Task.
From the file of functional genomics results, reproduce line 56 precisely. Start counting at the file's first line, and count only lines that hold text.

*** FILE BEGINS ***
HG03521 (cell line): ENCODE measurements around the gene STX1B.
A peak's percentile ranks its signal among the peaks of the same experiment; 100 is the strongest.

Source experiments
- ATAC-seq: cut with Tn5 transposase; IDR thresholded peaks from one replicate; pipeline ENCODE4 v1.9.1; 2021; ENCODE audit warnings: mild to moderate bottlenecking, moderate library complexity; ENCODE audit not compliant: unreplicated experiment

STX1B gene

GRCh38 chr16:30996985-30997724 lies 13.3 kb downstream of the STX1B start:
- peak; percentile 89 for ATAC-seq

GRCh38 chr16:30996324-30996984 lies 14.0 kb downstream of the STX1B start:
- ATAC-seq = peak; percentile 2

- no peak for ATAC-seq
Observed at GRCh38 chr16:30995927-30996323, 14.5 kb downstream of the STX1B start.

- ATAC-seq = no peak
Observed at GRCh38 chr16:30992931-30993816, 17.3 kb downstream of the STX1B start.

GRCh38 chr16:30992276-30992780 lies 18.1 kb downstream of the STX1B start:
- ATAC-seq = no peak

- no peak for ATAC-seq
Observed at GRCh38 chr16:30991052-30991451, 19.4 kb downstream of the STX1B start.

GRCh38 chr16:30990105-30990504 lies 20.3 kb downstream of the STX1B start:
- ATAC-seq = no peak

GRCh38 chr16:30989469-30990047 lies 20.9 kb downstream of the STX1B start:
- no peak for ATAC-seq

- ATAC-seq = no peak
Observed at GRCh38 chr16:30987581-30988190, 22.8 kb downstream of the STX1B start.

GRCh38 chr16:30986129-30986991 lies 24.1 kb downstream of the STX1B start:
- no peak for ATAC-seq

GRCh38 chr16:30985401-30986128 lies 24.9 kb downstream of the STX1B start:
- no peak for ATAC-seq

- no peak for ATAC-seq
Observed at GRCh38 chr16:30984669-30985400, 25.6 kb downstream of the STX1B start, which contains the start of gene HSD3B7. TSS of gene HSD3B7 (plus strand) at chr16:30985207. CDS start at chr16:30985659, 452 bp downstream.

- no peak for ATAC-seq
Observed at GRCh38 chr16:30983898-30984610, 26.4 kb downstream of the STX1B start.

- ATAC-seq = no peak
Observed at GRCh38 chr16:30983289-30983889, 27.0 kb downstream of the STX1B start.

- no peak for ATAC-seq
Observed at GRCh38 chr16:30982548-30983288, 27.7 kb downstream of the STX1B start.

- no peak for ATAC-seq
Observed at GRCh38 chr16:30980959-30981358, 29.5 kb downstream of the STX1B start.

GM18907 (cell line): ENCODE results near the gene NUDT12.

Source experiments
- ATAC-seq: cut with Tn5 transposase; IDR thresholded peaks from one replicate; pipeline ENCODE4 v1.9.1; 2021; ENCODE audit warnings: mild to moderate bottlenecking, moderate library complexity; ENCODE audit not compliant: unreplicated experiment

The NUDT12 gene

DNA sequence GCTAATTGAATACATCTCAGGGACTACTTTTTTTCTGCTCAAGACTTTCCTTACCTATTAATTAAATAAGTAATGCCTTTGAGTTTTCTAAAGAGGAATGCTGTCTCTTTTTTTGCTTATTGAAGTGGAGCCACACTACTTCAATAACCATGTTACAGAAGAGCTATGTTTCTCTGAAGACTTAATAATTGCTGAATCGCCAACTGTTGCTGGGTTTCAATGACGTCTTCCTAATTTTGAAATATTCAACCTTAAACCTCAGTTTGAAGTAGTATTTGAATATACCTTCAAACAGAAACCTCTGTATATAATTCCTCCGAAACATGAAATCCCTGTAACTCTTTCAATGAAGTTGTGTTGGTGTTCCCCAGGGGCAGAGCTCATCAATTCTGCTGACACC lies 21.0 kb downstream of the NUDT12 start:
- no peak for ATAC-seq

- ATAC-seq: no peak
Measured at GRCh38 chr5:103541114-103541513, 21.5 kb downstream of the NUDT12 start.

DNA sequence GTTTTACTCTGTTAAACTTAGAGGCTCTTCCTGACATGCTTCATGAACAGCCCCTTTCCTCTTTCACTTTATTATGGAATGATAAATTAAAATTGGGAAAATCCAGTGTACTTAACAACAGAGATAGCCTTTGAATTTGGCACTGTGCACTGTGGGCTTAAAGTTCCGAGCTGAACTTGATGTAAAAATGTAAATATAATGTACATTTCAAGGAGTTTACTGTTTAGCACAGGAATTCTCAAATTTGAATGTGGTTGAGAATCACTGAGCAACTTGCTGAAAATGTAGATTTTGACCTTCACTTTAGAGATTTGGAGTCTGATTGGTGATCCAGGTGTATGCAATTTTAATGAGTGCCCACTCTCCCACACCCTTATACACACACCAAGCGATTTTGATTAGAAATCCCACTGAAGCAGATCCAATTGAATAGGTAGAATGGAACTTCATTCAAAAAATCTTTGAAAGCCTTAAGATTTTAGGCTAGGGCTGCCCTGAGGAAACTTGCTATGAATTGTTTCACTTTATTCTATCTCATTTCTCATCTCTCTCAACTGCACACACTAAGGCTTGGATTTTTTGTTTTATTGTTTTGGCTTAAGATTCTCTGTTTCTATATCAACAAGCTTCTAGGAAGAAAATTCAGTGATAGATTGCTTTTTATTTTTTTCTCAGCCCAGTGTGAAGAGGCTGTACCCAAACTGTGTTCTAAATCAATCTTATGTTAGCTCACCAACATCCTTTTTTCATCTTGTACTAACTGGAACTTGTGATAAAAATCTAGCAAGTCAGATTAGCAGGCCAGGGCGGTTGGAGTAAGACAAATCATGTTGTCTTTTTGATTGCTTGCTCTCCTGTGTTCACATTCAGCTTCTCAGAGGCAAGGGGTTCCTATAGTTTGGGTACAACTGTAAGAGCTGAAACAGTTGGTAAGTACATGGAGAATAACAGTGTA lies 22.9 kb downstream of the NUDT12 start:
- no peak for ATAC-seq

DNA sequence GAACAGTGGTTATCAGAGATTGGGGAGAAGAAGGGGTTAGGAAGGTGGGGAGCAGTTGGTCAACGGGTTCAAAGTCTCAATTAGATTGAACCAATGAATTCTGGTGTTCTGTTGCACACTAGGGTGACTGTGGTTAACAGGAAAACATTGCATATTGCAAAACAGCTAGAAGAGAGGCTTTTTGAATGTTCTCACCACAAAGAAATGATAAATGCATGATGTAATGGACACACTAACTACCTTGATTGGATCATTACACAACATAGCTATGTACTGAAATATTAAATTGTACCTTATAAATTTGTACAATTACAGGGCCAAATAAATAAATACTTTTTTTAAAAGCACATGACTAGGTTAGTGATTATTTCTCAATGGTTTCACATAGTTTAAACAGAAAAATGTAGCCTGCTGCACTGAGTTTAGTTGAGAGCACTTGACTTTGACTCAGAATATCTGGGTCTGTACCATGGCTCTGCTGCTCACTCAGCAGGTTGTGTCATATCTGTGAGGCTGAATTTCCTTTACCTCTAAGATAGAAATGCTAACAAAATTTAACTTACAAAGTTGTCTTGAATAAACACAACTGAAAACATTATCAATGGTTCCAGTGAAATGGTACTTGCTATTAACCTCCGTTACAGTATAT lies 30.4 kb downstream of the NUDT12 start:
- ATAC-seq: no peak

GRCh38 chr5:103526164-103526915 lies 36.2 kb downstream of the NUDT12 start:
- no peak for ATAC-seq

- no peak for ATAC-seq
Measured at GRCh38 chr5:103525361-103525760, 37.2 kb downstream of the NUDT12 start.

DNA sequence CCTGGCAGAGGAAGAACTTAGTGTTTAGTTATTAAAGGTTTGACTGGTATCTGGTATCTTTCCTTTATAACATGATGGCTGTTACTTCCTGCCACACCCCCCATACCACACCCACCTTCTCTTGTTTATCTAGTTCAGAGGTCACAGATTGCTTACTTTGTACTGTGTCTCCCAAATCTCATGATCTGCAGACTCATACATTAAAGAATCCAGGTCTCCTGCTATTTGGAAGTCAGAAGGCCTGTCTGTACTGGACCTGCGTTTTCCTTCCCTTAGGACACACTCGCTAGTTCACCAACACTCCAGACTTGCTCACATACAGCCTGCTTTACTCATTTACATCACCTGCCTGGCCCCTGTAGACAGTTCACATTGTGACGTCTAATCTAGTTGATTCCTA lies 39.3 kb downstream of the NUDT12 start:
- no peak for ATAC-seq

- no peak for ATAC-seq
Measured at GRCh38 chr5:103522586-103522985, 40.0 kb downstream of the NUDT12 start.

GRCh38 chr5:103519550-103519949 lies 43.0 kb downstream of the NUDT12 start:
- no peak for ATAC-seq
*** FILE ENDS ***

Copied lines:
- no peak for ATAC-seq